At the top of 7900, turn to the southeast, and head to the next small "peak" that is between you and El Padre. You're generally following the ridge. About halfway to the small peak, you will encounter a wall that drops about 10 feet. Toward the left side of the wall, there is a crack to climb down. That wall is probably the toughest ten feet of the entire hike, but if you've made it that far, it shouldn't be a problem. After that, continue on the ridge (enjoying the views), over the small peak, then head to El Padre. Walking the edge of the escarpment is incredible. The drop to the south down into Red Rock is amazing, and makes the ridge walk one of my favorite sections of hiking of all time.

At the summit of El Padre, there is plenty of room to sit and rest, and there is a register. The views in all directions are amazing. When done, you can retrace your steps back down, or continue to La Madre Mountain--although, if you're going to do a loop, it is actually easier to do La Madre first, and descend from El Padre.

Check out the Official Route and Triplogs.

This is a moderately difficult hike.

Leave No Trace and +Add a Triplog after your hike to support this local community.

2017-04-25 LindaAnn

    One-Way Notice
    This hike is listed as One-Way.

    When hiking several trails on a single "hike", log it with a generic name that describes the hike. Then link the trails traveled, check out the example.
    WARNING! Hiking and outdoor related sports can be dangerous. Be responsible and prepare for the trip. Study the area you are entering and plan accordingly. Dress for the current and unexpected weather changes. Take plenty of water. Never go alone. Make an itinerary with your plan(s), route(s), destination(s) and expected return time. Give your itinerary to trusted family and/or friends.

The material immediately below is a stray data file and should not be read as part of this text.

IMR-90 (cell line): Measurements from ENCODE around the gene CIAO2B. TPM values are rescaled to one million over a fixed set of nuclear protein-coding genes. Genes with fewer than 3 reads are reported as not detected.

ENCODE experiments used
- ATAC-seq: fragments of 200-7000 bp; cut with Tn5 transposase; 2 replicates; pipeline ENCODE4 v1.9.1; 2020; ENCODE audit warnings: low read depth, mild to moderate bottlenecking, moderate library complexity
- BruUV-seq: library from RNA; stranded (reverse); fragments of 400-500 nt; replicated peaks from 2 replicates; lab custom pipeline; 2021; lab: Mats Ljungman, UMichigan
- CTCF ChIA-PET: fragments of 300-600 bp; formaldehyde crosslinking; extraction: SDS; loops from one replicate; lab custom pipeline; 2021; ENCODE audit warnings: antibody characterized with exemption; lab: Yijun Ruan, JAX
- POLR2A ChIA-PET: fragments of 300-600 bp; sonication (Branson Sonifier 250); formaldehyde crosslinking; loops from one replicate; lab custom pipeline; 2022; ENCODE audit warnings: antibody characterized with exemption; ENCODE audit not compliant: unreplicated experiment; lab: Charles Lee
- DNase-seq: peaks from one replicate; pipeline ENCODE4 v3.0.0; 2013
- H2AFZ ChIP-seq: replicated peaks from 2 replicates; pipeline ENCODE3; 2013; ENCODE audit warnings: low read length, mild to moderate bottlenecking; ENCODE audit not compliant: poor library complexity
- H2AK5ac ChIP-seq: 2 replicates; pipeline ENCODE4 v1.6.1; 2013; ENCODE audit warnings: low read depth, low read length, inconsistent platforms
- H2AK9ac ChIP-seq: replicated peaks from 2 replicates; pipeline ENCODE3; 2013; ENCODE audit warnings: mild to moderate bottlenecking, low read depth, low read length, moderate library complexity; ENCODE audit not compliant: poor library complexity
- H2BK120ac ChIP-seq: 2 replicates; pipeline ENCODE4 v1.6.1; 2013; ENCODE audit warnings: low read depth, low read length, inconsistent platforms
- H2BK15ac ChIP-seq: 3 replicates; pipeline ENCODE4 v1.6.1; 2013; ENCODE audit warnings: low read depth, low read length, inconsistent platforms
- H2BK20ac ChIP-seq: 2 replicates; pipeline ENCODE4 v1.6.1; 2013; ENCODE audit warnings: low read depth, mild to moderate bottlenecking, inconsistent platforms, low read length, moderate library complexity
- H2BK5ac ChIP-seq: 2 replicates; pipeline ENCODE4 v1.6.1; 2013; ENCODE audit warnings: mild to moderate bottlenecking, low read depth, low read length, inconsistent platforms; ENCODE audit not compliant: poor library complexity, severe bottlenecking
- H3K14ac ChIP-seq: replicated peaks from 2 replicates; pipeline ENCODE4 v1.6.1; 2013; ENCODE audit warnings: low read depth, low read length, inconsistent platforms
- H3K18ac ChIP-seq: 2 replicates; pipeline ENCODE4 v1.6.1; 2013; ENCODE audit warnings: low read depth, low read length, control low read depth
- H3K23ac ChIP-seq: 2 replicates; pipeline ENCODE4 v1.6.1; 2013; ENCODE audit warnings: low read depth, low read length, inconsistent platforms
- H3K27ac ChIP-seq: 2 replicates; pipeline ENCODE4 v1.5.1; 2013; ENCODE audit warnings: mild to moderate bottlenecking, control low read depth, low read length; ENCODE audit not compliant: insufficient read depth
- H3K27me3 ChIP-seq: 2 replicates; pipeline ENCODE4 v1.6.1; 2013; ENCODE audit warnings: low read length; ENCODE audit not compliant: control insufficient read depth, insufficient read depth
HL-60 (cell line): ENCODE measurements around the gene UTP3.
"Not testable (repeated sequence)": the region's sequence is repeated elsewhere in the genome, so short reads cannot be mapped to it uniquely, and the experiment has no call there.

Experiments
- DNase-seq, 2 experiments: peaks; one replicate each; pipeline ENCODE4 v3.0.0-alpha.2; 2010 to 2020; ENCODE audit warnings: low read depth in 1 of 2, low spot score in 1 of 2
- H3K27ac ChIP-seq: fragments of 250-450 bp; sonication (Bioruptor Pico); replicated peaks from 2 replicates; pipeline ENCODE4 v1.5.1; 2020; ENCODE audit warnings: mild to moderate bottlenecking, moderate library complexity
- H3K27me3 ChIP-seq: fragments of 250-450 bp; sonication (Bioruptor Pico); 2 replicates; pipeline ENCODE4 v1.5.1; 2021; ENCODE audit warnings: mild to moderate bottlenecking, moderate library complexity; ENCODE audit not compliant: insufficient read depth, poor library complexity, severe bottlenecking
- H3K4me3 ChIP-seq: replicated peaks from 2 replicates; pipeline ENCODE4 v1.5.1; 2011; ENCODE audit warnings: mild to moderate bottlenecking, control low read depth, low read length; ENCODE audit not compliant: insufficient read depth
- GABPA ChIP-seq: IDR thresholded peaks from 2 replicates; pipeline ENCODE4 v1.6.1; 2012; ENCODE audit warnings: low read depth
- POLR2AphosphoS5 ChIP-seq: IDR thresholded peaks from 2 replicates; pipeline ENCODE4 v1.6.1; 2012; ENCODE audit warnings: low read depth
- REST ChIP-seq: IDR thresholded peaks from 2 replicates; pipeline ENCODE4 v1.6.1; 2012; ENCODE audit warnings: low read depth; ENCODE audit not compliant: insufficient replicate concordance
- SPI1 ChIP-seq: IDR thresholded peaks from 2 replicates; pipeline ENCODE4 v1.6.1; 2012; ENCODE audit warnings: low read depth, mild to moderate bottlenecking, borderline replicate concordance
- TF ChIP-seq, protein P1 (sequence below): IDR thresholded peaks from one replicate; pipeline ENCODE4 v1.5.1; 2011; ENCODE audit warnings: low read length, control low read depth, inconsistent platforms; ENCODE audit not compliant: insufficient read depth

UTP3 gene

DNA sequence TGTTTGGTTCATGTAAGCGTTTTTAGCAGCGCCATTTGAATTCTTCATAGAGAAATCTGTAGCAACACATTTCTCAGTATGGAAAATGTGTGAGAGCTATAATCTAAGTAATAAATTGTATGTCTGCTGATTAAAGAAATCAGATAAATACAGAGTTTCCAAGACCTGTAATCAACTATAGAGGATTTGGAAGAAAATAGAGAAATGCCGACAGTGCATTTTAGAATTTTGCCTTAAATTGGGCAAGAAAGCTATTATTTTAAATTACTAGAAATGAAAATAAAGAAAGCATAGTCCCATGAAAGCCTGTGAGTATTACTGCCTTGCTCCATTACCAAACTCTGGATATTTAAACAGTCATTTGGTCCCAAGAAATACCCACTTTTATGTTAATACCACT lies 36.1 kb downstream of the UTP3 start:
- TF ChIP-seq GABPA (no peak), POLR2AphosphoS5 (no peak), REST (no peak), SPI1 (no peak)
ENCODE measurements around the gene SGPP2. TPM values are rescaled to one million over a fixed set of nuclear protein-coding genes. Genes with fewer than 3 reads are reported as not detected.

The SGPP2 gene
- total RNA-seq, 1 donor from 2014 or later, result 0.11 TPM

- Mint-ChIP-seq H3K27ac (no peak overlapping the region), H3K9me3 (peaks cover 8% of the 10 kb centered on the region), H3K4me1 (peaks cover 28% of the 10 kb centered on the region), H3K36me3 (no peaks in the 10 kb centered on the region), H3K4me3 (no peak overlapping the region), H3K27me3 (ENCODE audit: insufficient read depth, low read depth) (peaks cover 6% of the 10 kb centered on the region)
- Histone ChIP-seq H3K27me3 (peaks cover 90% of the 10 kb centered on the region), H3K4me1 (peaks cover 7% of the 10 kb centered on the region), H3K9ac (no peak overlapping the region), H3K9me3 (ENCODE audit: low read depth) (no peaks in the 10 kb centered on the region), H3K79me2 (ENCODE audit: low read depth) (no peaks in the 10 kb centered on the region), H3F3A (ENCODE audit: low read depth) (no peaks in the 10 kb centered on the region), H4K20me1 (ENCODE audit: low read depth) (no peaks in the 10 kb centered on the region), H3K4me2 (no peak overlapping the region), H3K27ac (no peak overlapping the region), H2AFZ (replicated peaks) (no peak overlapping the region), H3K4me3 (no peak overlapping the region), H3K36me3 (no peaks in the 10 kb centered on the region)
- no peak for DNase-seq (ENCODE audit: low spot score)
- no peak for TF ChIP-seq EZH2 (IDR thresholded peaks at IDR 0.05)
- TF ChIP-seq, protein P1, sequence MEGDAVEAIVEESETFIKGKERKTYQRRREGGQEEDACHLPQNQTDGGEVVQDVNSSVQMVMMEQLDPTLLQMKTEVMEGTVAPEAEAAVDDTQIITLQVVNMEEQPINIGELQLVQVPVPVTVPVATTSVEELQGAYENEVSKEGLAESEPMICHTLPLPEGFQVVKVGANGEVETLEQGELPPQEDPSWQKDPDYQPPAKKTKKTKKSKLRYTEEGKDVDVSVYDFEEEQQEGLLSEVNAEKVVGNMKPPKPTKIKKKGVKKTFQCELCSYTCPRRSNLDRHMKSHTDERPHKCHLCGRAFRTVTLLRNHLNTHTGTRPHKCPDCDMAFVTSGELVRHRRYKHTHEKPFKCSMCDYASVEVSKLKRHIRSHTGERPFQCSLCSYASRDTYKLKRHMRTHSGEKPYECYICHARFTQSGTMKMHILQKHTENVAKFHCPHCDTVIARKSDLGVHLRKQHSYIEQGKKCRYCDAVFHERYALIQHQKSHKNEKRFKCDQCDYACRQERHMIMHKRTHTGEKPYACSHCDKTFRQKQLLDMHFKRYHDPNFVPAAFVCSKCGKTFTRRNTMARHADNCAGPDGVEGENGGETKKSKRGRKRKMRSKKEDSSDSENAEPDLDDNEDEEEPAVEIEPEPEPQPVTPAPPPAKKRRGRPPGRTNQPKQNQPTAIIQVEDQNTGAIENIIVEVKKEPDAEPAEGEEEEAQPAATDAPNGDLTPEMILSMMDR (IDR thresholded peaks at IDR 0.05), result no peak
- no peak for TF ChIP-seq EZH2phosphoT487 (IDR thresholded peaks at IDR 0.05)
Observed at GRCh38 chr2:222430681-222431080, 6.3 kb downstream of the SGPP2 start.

Permit $$

    Map Drive
    High Clearance possible when dry

    To hike
    From Las Vegas, take Hwy 95 northwest out of town. Turn left (west) on Kyle Canyon Rd/157. Take Kyle Canyon Rd west for 8.50 miles to Harris Springs Rd. Turn left (south) on Harris Springs, which is unpaved. Reset your trip odometer here. Go south on Harris Springs 0.40 miles, then the road curves to the west. When you are at 2.65 miles from leaving the pavement, there should be a road turning left (south). Take this road south.

    At about 3.35 miles total, there is a small pullout for one or two vehicles--this is what I referred to as the Lower Parking Area. Up until this point, any medium clearance vehicle would be fine in dry conditions, and even most passenger cars with a careful driver. After this point, while 4wd is not required when dry, you will want a med-high clearance, short wheelbase vehicle. Shortly after this point is a very steep descent into a wash, with a large hump immediately at the bottom. A longer wheelbase vehicle may have trouble here. Once past that point, the road is rougher, but never terrible. The Upper Parking Area is at 4.65 miles total from leaving the pavement. There are three or four pullouts within the next 500 feet or so.
    page created by LindaAnn on Apr 25 2017 10:29 pm
    90+° 8am - 6pm kills
    prehydrate & stay hydrated